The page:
View from India: All set for automated future
Robotic automation plays an important role in the success of the “Make in India” programme. India ranks third in the world in implementing robotic automation in its core business processes. All indications are that the future of the robotics industry in India is bright and offers many as of yet untapped opportunities.
ABB India recently demonstrated the capabilities of YuMi, claimed to be the world’s first truly collaborative robot, made by Switzerland-based power and automation group ABB. Clients were pleasantly surprised when YuMi whished them Happy Holi, a spring festival celebrated in various parts of the country last week. For the first time in India, a robot has been used for conveying festive greetings.
India has yet to witness the official launch of YuMi, though it was showcased for the first time in the country at the February 2016 Make in India event in Mumbai. YuMi is about “you” and “me” creating an automated future together. It is a collaborative, dual-arm small parts assembly robot, which includes flexible hands, parts feeding systems, camera-based part location and state-of-the-art robot control. ABB says it can work safely side-by-side with humans on the same tasks in a normal manufacturing environment, enabling companies to get the best out of both humans and robots, together.
“YuMi meets the demands of a consumer market that is driving a need for greater flexibility in automated manufacturing head-on. For manufacturers, the market has changed the rules in ways that can be addressed effectively only by automation,” said an ABB India spokesperson. The “new norm” of Small Parts Assembly is higher product volumes, shorter product lifecycles, shorter lead times and a growing trend to customise goods – particularly electronics – close to final markets.
ABB’s research and development (R&D) centre in India had a major role to play in the software development of YuMi. ABB engineers who sit in the Centre of Competence of the Bangalore R&D unit continuously monitor the health and performance of 5,000 working robots in factories all over the world using advanced sensors and cloud-based technologies. As soon as they detect a potential problem with a working robot, they dispatch instructions to an ABB service centre nearby, enabling a technician to intervene before there is an interruption of service. Going forward, it is industrial IoT that ABB is looking at to drive growth - IoTSP, which stands for the Internet of Things, Services and People. It implies connecting things, services and people via the internet. It is the future of manufacturing.
Looking back, robots and robotic automation in general brings with it incredible precision, productivity, and flexibility. Historically, people have assumed robotic systems were reserved for the automotive industry or big manufacturers with large production lines. Robots are becoming much more affordable, flexible, easier to operate throughout their entire life cycle, and the methods used to program them are becoming a lot easier and much more intuitive. Therefore, robots can now offer small businesses similar opportunities to increase profitability that they offer large corporations like car manufacturers.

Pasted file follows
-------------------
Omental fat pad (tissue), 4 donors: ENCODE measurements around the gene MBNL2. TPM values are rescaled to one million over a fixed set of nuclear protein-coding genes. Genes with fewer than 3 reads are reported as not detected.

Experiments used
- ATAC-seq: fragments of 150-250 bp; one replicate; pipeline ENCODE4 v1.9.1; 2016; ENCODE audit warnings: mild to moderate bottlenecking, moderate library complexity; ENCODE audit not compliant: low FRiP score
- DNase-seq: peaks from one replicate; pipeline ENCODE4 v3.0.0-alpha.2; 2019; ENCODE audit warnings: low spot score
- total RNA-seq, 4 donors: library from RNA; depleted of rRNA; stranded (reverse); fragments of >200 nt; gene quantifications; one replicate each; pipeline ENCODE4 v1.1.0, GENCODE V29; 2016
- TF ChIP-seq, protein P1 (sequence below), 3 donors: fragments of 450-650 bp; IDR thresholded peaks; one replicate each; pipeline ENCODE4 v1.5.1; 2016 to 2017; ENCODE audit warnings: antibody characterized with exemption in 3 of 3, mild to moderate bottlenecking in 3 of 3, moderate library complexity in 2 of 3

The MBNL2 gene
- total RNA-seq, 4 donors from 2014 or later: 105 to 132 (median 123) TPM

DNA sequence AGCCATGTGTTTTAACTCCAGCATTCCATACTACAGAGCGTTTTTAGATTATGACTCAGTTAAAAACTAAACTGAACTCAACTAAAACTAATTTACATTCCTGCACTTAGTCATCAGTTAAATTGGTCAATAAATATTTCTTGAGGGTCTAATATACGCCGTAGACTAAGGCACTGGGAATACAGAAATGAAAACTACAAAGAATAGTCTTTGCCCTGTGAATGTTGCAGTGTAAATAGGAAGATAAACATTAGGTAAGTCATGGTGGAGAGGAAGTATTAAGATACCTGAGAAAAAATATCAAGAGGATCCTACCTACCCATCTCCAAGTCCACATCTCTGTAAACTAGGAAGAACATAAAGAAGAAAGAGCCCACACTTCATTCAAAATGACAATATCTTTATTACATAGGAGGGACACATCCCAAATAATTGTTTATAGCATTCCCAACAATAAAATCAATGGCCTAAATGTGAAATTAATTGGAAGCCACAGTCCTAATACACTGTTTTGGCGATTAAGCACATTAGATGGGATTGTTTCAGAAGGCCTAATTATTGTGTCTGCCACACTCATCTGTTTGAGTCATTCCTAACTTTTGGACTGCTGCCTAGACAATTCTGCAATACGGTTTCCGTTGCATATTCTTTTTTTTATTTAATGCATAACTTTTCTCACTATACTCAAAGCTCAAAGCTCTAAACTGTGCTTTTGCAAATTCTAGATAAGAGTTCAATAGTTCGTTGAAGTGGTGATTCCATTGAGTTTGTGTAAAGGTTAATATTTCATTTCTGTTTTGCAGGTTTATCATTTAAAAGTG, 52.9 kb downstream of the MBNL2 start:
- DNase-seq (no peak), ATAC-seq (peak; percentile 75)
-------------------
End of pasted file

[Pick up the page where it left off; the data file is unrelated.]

“Customers, today, want robot systems and solutions that are safe and that allow man and machine to work in greater proximity to one another. Collaboration and digitalisation are reshaping the manufacturing automation landscape, and are essential building blocks of the factory of the future,” explained the spokesperson. Today, automation is more intermittent and sporadic – people need to change over parts for a new product variation or double-check that a new application is running as it should. It simply isn’t productive to have to stop the line every time a person comes close.
As against this background, ABB has identified three growing trends in robotics which it believes will improve manufacturing: Collaboration, Simplification and Digitalization. Today, thanks to their flexibility and ability to be deployed rapidly, collaborative robots support and augment the capabilities of skilled workers, from small and medium enterprises (SMEs) to large corporations, particularly at repetitive and dull tasks.
“YuMi is one such example of how ABB is enabling the Factory of the Future. This kind of interaction between man and robot will continue as new applications are emerging every day in more and more industries. The second trend, Simplification, will make installation, commissioning and programming of robots easier,” the spokesperson declared. A good example of simplicity is intuitive programming, which anyone can do from the world’s largest auto makers to the local baker. Finally, effective plant management will be dependent on Digitalisation, or the ability to unlock the power of the internet.
India’s manufacturing and automated industry is expected to leverage the potential of YuMi.
ABB YuMi wished everyone a Very Happy Holi in March 2017:
YouTube link: https://www.youtube.com/watch?v=picpMIPkdks
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